September 26: Ezekiel 29
2 Samuel 22; Galatians 2; Ezekiel 29; Psalm 78:1–3
Ezekiel is to prophecy against Egypt (2), and the message is illuminating, both for its lessons for the nations, but also in displaying the complex ways that God works. Egypt will be judged for two sins:
First, Pharoah is simply full of pride. He thinks he is the Creator and the Owner of the Nile and all his land: “My Nile is my own; I made it for myself” (3). Pride that de-gods God is the taproot sin beneath every other sin. Every nation will answer for it. This is what made America exceptional: it was the first great power that ironically said that we are not exceptional. But since then? We too must learn the lessons of Egypt.
Secondly, out of that taproot sin grows the abuse of others. Everyone within the blast radius of such pride suffers. Such was the case for Israel (6-7). Egypt became to them a reed that both cut them and yet also could not be trusted. When the pressure was on, Egypt buckled, and Israel suffered. Note that the entire country is held responsible by God. God does not think just in terms of individuals, but also in covenants.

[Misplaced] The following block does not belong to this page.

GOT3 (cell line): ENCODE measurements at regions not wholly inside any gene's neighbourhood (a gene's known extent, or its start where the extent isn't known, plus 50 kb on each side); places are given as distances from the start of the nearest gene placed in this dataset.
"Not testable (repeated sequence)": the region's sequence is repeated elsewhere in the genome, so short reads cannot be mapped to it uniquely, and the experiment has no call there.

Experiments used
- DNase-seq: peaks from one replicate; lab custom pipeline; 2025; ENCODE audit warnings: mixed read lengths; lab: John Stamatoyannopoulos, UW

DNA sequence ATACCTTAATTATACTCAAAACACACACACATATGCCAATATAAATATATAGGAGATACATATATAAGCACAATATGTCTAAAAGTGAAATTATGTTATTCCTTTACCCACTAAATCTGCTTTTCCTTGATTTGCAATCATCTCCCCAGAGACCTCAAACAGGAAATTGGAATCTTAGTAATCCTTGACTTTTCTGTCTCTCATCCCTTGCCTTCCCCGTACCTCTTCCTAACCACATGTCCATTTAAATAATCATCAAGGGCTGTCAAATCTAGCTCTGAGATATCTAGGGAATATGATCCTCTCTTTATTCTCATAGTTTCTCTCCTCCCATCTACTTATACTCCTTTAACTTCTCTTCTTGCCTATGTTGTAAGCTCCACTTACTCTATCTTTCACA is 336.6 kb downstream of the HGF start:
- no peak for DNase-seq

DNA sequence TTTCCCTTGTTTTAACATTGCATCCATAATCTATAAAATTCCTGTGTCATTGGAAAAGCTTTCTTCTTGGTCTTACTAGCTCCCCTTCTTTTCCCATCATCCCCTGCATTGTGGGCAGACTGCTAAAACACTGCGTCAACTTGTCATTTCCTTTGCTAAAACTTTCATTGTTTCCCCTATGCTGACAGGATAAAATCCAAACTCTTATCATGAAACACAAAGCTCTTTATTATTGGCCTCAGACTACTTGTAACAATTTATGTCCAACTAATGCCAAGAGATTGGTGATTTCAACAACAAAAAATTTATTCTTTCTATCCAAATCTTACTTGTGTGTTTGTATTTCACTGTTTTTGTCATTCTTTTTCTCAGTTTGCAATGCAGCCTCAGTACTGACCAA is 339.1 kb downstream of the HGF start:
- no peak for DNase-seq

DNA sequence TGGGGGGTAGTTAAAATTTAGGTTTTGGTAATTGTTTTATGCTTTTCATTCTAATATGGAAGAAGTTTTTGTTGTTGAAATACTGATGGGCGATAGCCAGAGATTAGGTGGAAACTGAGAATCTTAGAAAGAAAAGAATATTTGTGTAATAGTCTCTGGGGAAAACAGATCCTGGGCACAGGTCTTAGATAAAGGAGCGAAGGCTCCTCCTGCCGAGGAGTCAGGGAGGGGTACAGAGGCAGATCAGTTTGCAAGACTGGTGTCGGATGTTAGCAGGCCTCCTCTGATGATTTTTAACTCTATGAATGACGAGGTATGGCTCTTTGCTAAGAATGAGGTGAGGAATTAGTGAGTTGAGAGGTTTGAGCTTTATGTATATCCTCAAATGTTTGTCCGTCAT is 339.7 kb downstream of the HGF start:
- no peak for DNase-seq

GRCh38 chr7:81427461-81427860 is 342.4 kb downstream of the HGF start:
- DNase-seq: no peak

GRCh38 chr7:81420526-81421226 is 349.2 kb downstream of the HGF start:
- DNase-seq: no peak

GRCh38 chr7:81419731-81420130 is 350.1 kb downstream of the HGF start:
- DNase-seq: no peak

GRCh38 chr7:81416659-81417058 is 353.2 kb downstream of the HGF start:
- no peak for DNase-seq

In our day, the United States promised to protect post-USSR Ukraine, if she gave up her nukes.Will we keep that promise? God wants to know.
For Egypt, the punishment for being a proud but broken reed was that she became payment for God’s “employment” of Nebuchadnezzar and Babylon against Tyre (18-20). Behind all complex geopolitical movements is a sovereign God, who works all things according to the purpose of His will (Eph. 1:11).
This was under President Clinton.